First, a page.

26 Acres...comes with this beautiful 3/3 DWMH. 2170
sf. with huge attached carport & patio area. Latest fea-
tures and many extras. $345,000 MLS#45467


Bring Your Fishing Pole...Newer 4/2 DWMH in a great
subdivision with a stocked pond. This home comes with
2 decks and privacy fencing. Won't last long at this price.
$94,500 MLS#45475


Two Homes on One Property...2/2 DWMH and 2/1
SWMH on 11.4 acres. Convenient to Lake city, Live Oak
and Branford. MLS#45564 $139,900


Surrounded by Oaks...Beautiful home presented by
Blake Construction. 2,628 sf. 4BR/3.5BA. Bonus room
with bath could be 5" BR. Split plan, formal dining room,
gas fireplace, hardy board & brick exterior. MLS#43002
$319,900


Looking for peaceful country living?...This beautiful
2 story home on almost 2.5 acres in Suwannee County
is a must see. 2500 sf. Master suite overlooks the great
room. 14x24 workshop with A/C plus many upgrades.
$289,500 MLS#45473


A Work In Progress! Brand new 2005 DWMH on .5
acre in a nice mobile community. 2,240 sf. of gorgeous
interior. 5BR/3BA with pass through kitchen, lots of
counter space and cabinets, split plan with glamour
master bath. Owner to add drive way, skirting and deck.
$130,500 MLS#45085
4


TOO NEW FOR PHOTO



Too New For Photo...Construction to begin soon. 3/2
with split bedrooms, large master bath, French doors
lead out to grilling porch, boxed ceilings in the great
room. Located in Creekside Subdivision on .68 acre.
$196,900 MLS#45387


Currently rented. 3/2 DWMH on fenced, treed lot. MLS#44788 $55,900
SWMH in rural subdivision. 3/2 on 1 acre. Priced to sell @ $35,000 MLS#44619
Cute bungalow has 3BR/1 BA with hardwood floors. $69,900 MLS#44146
Like new 3BR/2BA DWMH on 1.12 acres. MLS#43944 $78,500
Large oaks come with this 3BR/2BA, DWMH on .6 acre. Nice home near town. $69,500 MLS#43916


440 Miscellaneous
PERCISION POWER 2100,
2 channel amp. Very powerful
& in great shape. $200.00
386-754-6160
RED ORIENTAL RUG, 9x12,
newly cleaned. Excellent condition.
$2,000. Serious inquiries only.
Leave message 386-752-5954.
SEARS X-CARGO Car-Top
Carrier. Hard-shell car-top carrier.
Great for extra luggage, tools,
whatever. $30. 386-466-0951

520 Boats for Sale
22 ft Aqua Sport. Center Console.
87 GT 150 Johnson.
Tandem trailer. All for $4,995.
Call for more info. 386-330-2332

630 2Mobile Homes
630 for Rent

2/1 CH/A. Clean, Quite, Well
maintained park. Fishing pond,
large wooded lots, Screened porch..
Long term rentals only. $385 mth,
$385 Security. 386-719-9169
No Pets.
2BR MH.
$380 plus Deposit,
No Pets.
386-623-2091
2br/lba. Mobile Home
Unfurnished.
No Pets!
386-755-0142
2BR/2BA DW MH, on a secluded
lot. Easy access to college & Timco.
Must have references. $600 month,
$500 sec. 386-752-7887. No Pets!!!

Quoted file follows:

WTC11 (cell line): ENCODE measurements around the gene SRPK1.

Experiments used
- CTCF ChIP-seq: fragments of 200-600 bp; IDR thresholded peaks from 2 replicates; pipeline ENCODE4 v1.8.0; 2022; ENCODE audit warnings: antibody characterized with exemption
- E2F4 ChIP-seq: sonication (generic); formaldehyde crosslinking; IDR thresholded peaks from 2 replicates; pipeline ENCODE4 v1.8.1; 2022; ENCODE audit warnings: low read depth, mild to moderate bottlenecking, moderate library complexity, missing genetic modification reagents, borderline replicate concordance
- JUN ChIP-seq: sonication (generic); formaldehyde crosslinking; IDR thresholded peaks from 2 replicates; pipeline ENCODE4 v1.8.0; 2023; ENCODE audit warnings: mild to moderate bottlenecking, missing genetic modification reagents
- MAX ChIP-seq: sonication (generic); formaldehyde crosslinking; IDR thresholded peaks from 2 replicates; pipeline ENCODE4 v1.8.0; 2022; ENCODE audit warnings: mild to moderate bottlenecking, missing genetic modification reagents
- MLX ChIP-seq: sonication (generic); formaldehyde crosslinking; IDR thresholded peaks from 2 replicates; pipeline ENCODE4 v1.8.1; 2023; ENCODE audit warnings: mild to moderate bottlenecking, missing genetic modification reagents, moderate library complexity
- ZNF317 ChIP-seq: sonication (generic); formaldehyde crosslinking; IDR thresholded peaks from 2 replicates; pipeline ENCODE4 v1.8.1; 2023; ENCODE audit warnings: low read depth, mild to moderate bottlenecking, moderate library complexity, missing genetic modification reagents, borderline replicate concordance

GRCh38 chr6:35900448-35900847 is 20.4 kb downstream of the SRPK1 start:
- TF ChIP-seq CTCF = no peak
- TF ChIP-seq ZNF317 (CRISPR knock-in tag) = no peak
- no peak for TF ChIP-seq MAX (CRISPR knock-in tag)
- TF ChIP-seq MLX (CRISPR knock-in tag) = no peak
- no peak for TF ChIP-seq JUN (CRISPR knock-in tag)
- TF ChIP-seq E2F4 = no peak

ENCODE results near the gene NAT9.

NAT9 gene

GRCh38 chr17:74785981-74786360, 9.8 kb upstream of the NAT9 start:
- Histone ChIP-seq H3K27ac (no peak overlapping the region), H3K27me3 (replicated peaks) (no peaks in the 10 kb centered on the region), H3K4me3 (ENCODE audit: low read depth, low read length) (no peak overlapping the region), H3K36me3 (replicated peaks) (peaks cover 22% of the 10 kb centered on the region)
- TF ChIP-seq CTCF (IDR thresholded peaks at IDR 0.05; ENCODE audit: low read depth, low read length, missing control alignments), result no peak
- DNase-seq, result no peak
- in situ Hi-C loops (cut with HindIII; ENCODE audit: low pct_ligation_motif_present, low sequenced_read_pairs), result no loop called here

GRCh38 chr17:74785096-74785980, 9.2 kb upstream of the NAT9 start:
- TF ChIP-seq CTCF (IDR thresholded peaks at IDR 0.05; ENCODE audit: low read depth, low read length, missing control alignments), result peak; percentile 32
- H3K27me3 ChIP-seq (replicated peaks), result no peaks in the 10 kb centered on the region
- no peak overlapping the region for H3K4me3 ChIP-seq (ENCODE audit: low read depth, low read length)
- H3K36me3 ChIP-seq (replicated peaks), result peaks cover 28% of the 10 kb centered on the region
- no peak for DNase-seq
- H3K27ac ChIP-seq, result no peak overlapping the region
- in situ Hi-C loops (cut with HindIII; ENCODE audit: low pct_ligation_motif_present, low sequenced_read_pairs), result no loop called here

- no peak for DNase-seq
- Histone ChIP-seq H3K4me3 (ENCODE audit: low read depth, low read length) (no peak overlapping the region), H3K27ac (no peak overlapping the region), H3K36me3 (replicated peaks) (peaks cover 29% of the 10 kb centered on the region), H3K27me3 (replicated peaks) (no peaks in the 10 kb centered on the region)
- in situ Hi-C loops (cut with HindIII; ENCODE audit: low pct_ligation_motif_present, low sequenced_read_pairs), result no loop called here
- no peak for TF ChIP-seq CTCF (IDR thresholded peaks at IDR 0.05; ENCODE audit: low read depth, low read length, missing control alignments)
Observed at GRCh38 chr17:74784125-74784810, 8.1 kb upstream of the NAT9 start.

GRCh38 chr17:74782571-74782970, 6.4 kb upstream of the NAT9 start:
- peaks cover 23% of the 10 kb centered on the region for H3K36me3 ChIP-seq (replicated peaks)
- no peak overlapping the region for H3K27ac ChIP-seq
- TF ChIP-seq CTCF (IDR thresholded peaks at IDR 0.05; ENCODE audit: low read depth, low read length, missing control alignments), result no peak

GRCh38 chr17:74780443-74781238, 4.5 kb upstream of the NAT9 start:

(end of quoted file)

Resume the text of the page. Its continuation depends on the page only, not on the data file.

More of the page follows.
CANNON CREEK MOBILE
HOME PARK. New Ownership.
2 & 3 br homes. $400 $600 mo.
Deposit. required. 386-752-6422.
No Pets Allowed!


630 Mobile Homes
630 for Rent

IN PARK Mobile Homes for Rent
2BR/2BA 1st & sec. required.
Applications & references required.
386-719-2423

LATE MODEL MOBILE HOMES
Starting $365 month, Beautiful
Pond setting, w/trees. CH/A, Cable
avil. No pets. Call 386-961-0017

Mobile Homes
640 for Sale
1989 DOUBLEWIDE
Mobile Home.
$5,000.00 FIRM.
386-867-4889

1997 24 X 44 MH. Remodeled on
cozy 1 acre wooded lot, with creek.
NW of Town. $55,000.
386-867-4738
2BR/1.5 BA MH, 1 acre in
Branford. For sale.
Rent to own, or cash.
386-294-2384 or 386-294-3259
CASH DEALS. We Love Em! We
will give you the very best pring in
North Florida on new or used
manufactured homes! 800-769-0952
CONV,
FHA/VA
Financing available.
Call 800-355-9385
FREEDOM HOMES, Currently
developing 16 homes in Deer Creek,
city water and sewer, Let us build
one for you!! 386-7525355
GOVERNMENT BACKED
financing available with as little
as $500 down. Prestige Homes
386-752-7751
I NEED YOUR MONEV.
UP TO 12% RETURN ON
60% LTV MORTGAGES.
386-365-8549


WHAT IS YOUR



HOME OR LAND



WORTH?



CALL US FOR



A FREE



MARKET STUDY.







LAKE CITY REPORTER, SUNDAY, MAY 29, 2005


640 Mobile Homes
for Sale
If you own land, or have a large
down payment. I may be willing to
owner finance a New manufactured
home for you! Call Steve 365-8549
MANUFACTURED HOMES
As little as $500 down.
Call Prestige Homes at:
386-752-7751
MOBILE HOME FINANCING
Refinance/lower rates or Purchase.
Investment home O.K. Land Home
or Home Only. (904)225-2381
NEW DWV, 4 Bedroom 2 bath
(2026 sq. ft) Loaded with options,
can be delivered in 21 days or less.
Call 1-800-355-9385
Used Double & Single
Wide @ Great Prices.
Hamilton Homes.
386-758-6755
WE ACCEPT and Process all
applications, Get started today.
Call 386-752-7751

We are the FACTORY
Building manufactured homes for
38 years. Quality homes, low prices.
386-752-7751
We Do Land/Home Packages
Our prices include: Del/Set-Up,
Wood Steps, Air Conditioning and
Skirting. 386-752-7751
WE HAVE down payment,
gift assistance
programs available
call 1-800-355-9385

Mobile Home
650 & Land
$129,900.
New 4br/2ba. 2280 sq. ft.
op 1/2 acre. 8' painted walls,
thermo-windows & more.
Hamilton Homes 386-758-6755
2,280 SQ. ft. New 4 br/2ba 24x30
garage, patio, landscaping,
workshop, on I full acre. $748
month. Call George 386-365-5370
CLEAN, WELL-KEPT 1991
2br/2ba. 14x72 on private green hi-
dry acre. 6 mi. to VA off Moore Rd.
$46,000. Cash Only 386-961-9181
Excellent 3br/2ba in Magnolia hills
S/D, on 1/2 ac. Lots of trees. Close
to town. Appt. only. $89,900 Neg.
386-758-0999 or 386-984-0398